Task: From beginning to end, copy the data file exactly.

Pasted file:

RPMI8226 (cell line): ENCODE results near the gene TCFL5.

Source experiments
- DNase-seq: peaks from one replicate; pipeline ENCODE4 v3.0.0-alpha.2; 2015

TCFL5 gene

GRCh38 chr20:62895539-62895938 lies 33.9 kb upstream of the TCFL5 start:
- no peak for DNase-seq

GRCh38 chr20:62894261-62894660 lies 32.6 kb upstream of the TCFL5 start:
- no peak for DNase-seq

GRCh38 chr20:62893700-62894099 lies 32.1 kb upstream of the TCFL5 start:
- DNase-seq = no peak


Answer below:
RPMI8226 (cell line): ENCODE results near the gene TCFL5.

Source experiments
- DNase-seq: peaks from one replicate; pipeline ENCODE4 v3.0.0-alpha.2; 2015

TCFL5 gene

GRCh38 chr20:62895539-62895938 lies 33.9 kb upstream of the TCFL5 start:
- no peak for DNase-seq

GRCh38 chr20:62894261-62894660 lies 32.6 kb upstream of the TCFL5 start:
- no peak for DNase-seq

GRCh38 chr20:62893700-62894099 lies 32.1 kb upstream of the TCFL5 start:
- DNase-seq = no peak